Malaysia should peg the renggit to the price of rubber and natural gas

The Christensen family arrived in Malaysia yesterday. It is vacation time! So since I am in Malaysia I was thinking I would write a small piece on Malaysian monetary policy, but frankly speaking I don’t know much about the Malaysian economy and I do not follow it on a daily basis. So my account of how the Malaysian economy is at best going to be a second hand account.

However, when I looked at the Malaysian data something nonetheless caught my eye. Looking at the monetary policy of a country I find it useful to compare the development in real GDP (RGDP) and nominal GDP (NGDP). I did the same thing for Malaysia. The RGDP numbers didn’t surprise me – I knew that from the research I from time to time would read on the Malaysian economy. However, most economists are still not writing much about the development in NGDP.

In my head trend RGDP growth is around 5% in Malaysia and from most of the research I have read on the Malaysian economy I have gotten the impression that inflation is pretty much under control and is around 2-3% – so I would have expected NGDP growth to have been around 7-8%. However, for most of the past decade NGDP growth in Malaysia has been much higher – 10-15%. The only exception is 2009 when NGDP growth contracted nearly 8%!

How could I be so wrong? Well, the most important explanation is that I don’t follow the Malaysian economy very closely on a daily basis. However, another much more important reason is the difference between how inflation is measured. The most common measure of inflation is the consumer price index (CPI). However, another measure, which is much closer to what the central bank controls is the GDP deflator – the difference between NGDP and RGDP.

In previous posts I have argued that if one looks at the GDP deflator rather than on CPI then monetary policy in Japan and the euro zone has been much more deflationary than CPI would indicate and the fact that the Bank of Japan and the ECB have been more focused on CPI than on the GDP deflator have  led to serious negative economic consequences. However, it turns out that the story of Malaysian inflation is exactly the opposite!

While Malaysian inflation seems well-behaved and is growing around 2% the GDP deflator tells a completely different story. The graph below illustrates this.

As the graph shows inflation measured by the GDP deflator averaged nearly 7% in the 2004-2008 period. In the same period CPI inflation was around 3%. So why do we have such a massive difference between the two measures of inflation? The GDP deflator is basically the price level of domestically produced goods, while CPI is the price level of domestically consumed goods. The main difference between the two is therefore that CPI includes indirect taxes and import prices.

However, another difference that we seldom talk about is the difference between the domestic price and the export price of the same good. Hence, if the price of a certain good – for example natural gas – increased internationally, but not domestically then if the country is an natural gas producer – as Malaysia is – then the GDP deflator will increase faster than CPI.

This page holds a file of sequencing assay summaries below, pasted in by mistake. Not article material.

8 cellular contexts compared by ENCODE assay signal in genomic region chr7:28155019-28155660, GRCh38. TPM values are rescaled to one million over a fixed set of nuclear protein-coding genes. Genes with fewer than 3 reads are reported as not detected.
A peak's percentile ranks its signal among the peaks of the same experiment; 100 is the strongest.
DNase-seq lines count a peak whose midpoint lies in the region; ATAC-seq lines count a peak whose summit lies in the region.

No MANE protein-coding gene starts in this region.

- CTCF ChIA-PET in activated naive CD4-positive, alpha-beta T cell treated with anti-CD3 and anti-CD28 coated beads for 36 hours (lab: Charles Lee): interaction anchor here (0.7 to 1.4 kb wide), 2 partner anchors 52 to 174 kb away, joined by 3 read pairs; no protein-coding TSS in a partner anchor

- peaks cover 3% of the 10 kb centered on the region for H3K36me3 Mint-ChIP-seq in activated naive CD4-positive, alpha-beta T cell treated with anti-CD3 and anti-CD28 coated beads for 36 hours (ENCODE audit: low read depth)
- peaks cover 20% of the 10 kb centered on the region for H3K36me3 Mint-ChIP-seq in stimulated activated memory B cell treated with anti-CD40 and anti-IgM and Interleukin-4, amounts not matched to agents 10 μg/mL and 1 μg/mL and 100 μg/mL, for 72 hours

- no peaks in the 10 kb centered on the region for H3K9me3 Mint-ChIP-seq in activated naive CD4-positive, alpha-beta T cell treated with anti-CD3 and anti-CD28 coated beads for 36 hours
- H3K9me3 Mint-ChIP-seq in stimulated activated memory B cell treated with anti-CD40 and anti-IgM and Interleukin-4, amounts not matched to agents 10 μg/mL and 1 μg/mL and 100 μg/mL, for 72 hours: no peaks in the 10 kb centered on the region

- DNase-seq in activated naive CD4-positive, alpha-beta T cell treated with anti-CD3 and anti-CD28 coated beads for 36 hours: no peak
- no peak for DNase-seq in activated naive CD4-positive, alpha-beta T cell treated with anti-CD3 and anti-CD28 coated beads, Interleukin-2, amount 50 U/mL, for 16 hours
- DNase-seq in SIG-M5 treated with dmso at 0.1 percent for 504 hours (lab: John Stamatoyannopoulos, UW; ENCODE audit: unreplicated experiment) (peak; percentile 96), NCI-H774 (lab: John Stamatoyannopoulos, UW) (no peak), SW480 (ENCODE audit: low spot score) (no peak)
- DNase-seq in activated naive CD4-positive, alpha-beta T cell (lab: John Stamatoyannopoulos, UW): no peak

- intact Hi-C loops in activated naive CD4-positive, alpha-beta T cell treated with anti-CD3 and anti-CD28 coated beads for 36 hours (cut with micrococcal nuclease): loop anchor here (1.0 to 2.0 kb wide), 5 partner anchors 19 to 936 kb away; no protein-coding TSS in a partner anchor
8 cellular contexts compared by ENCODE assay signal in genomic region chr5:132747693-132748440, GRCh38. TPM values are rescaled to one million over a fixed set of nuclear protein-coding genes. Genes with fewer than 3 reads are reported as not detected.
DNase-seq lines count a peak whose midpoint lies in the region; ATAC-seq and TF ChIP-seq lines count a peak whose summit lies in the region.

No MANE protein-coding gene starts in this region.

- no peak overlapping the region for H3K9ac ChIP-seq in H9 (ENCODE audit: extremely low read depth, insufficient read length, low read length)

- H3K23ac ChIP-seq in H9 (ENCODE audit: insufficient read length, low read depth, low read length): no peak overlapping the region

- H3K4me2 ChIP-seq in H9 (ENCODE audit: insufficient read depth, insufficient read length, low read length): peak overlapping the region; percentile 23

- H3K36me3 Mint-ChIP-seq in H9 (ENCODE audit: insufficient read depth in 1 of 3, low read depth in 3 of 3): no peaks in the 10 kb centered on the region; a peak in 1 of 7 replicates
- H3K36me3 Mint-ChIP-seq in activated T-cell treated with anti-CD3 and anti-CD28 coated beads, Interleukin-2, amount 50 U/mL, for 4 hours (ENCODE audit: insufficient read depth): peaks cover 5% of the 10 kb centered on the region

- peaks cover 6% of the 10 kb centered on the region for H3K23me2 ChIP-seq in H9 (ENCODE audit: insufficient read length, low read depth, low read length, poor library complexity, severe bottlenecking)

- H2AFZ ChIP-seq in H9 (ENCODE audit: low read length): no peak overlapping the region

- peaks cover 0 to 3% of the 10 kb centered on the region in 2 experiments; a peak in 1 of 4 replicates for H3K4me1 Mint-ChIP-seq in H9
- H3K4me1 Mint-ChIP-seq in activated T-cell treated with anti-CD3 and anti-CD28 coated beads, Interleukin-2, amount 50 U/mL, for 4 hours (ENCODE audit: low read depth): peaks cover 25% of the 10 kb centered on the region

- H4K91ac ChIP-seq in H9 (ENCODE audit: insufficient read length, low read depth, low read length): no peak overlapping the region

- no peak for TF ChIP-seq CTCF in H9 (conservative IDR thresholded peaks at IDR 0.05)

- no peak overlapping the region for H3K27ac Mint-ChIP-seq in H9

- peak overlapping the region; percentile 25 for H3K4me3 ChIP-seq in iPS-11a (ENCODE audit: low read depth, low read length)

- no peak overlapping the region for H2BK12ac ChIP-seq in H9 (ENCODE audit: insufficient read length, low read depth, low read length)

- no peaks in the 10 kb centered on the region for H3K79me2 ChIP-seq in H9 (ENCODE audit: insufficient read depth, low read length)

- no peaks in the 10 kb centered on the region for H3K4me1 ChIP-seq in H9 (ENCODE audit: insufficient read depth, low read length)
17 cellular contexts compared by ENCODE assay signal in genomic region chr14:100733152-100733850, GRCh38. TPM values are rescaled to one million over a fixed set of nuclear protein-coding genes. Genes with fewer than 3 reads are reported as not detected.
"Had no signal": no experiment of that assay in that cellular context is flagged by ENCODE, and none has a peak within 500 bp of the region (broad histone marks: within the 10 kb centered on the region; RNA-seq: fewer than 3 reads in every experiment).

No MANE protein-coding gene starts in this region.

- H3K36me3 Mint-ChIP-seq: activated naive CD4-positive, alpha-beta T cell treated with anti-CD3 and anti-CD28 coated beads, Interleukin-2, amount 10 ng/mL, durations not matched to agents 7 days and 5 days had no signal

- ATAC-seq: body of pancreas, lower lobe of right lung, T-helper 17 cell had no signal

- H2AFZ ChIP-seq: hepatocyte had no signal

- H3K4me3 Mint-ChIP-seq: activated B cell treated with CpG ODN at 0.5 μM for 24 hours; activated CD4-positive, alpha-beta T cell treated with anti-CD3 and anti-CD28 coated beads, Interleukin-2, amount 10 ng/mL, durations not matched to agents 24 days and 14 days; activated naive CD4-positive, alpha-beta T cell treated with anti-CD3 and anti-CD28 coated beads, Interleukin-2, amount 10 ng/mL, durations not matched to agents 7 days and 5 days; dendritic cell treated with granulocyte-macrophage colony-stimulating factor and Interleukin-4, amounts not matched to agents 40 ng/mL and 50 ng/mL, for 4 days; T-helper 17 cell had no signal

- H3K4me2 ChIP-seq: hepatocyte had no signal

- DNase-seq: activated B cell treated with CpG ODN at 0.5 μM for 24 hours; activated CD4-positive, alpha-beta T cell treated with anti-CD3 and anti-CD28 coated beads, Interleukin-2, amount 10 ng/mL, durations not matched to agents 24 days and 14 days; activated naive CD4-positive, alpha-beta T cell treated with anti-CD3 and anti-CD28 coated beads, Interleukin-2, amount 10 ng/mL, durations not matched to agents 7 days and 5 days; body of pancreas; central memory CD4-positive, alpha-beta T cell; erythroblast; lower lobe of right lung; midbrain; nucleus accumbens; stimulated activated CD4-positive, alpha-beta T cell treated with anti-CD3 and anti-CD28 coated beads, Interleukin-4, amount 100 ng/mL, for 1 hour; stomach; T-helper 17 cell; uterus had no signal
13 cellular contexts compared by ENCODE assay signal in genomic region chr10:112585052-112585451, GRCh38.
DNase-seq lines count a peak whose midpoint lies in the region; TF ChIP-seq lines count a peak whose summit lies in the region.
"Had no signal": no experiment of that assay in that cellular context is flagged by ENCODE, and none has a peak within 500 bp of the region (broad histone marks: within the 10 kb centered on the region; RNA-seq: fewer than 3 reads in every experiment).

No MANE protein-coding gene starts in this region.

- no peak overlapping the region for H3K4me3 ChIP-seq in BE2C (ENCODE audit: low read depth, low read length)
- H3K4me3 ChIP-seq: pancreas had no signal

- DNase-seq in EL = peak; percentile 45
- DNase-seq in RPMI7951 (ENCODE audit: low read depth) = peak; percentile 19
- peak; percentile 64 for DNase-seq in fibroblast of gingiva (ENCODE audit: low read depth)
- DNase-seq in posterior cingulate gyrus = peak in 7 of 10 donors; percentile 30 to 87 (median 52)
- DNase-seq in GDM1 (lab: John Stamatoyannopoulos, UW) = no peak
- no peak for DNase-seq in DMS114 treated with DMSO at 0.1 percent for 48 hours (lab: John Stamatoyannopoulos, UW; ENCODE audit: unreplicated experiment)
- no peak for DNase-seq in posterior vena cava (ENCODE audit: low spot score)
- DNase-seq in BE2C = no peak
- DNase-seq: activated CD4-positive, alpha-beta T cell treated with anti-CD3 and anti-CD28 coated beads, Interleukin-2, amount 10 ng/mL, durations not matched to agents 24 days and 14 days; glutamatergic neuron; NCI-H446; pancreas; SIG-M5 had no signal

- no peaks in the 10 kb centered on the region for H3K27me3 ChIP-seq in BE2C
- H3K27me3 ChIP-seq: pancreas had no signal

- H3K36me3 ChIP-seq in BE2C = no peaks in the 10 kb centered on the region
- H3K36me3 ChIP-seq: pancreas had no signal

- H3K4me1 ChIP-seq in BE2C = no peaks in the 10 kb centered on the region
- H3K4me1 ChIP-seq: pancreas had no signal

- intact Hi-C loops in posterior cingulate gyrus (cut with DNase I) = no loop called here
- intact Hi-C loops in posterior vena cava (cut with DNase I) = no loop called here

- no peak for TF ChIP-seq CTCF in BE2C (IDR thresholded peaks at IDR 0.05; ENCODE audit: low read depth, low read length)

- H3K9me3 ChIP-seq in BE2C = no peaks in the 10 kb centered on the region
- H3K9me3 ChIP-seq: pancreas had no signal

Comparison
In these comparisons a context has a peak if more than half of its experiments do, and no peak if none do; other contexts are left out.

I think this explains the difference between CPI and GDP deflator inflation Malaysia in the last 10-12 years – there is simply a large difference between the domestic price and the international price development of a lot of goods in Malaysia and the reason is price controls. The Malaysian government has implemented price controls on a number of goods, which is artificially keeping prices from rising on these goods.

The difference between CPI and the GDP deflator therefore is a reflection of a massive misallocation of economic resources in the Malaysian economy and inflation is in reality much larger than indicated by CPI. While the inflation is not showing up in CPI – due to price controls – it is showing up in shortages. As any economist knows if you limit prices from rising when demand outpaces supply then you will get shortages (Bob Murphy explains that quite well).

Here is an 2010 Malaysian news story:

PETALING JAYA: There is an acute shortage of sugar in the country.

Consumers and traders in several states have voiced their frustration in getting supply of the essential commodity, describing the shortage as the “worst so far”.

A check at several grocery shops here revealed that no sugar had been on sale for over a week…

…Fomca secretary-general Muhd Sha’ani Abdullah said it had received complaints in various areas including Kuantan, Muar, Klang and Temerloh since a month ago.

He said the problem was not due to retailers hoarding sugar but the smuggling of the item to other countries, especially Thailand.

Federation of Sundry Goods Merchants president Lean Hing Chuan said the shortage nationwide was caused by manufacturers halving production, adding that its members started noticing the slowdown in April.

“Factories might be slowing down their production to keep their costs down until subsidies for sugar are withdrawn,” Lean said.

I got this from the excellent local blog “Malaysia Economics” in which the economics of price controls is explained very well (See this post). By the way the author of Malaysia Economics has a lot of sympathy for Market Monetarism – so I am happy to quote his blog.

So while the problem in Japan and the euro zone is hidden deflation the problem in Malaysia is hidden inflation. The consequence of hidden inflation is always problems with shortages and as it is always the case with such shortages you will get problems with a ever increasing black economy with smuggling and corruption. This is also the case in Malaysia.